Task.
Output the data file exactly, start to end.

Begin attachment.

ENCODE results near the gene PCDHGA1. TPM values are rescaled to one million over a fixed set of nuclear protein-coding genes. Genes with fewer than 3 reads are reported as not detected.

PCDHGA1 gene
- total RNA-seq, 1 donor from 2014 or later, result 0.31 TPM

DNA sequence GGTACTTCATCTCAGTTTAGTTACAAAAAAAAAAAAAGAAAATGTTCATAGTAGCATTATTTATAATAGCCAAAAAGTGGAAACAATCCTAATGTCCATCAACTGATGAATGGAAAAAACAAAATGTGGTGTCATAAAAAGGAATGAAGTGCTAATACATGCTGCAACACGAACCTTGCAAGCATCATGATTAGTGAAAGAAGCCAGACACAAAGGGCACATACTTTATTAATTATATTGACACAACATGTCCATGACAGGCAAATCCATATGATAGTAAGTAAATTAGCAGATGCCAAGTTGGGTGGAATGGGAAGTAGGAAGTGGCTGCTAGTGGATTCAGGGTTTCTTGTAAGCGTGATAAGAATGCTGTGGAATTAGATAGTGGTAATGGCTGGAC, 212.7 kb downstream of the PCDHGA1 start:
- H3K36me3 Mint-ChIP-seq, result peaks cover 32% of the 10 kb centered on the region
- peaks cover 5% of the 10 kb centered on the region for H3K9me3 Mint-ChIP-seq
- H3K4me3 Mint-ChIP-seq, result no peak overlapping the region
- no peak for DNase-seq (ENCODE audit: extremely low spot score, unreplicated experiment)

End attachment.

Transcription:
ENCODE results near the gene PCDHGA1. TPM values are rescaled to one million over a fixed set of nuclear protein-coding genes. Genes with fewer than 3 reads are reported as not detected.

PCDHGA1 gene
- total RNA-seq, 1 donor from 2014 or later, result 0.31 TPM

DNA sequence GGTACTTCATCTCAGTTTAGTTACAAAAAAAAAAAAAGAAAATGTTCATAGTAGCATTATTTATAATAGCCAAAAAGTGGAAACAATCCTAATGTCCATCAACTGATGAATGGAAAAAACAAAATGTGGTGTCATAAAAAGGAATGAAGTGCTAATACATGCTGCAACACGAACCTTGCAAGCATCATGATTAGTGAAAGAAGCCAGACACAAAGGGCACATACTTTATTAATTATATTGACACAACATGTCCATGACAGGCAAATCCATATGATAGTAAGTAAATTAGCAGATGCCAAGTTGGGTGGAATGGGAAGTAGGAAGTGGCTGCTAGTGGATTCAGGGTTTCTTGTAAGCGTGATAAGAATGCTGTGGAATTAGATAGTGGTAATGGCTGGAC, 212.7 kb downstream of the PCDHGA1 start:
- H3K36me3 Mint-ChIP-seq, result peaks cover 32% of the 10 kb centered on the region
- peaks cover 5% of the 10 kb centered on the region for H3K9me3 Mint-ChIP-seq
- H3K4me3 Mint-ChIP-seq, result no peak overlapping the region
- no peak for DNase-seq (ENCODE audit: extremely low spot score, unreplicated experiment)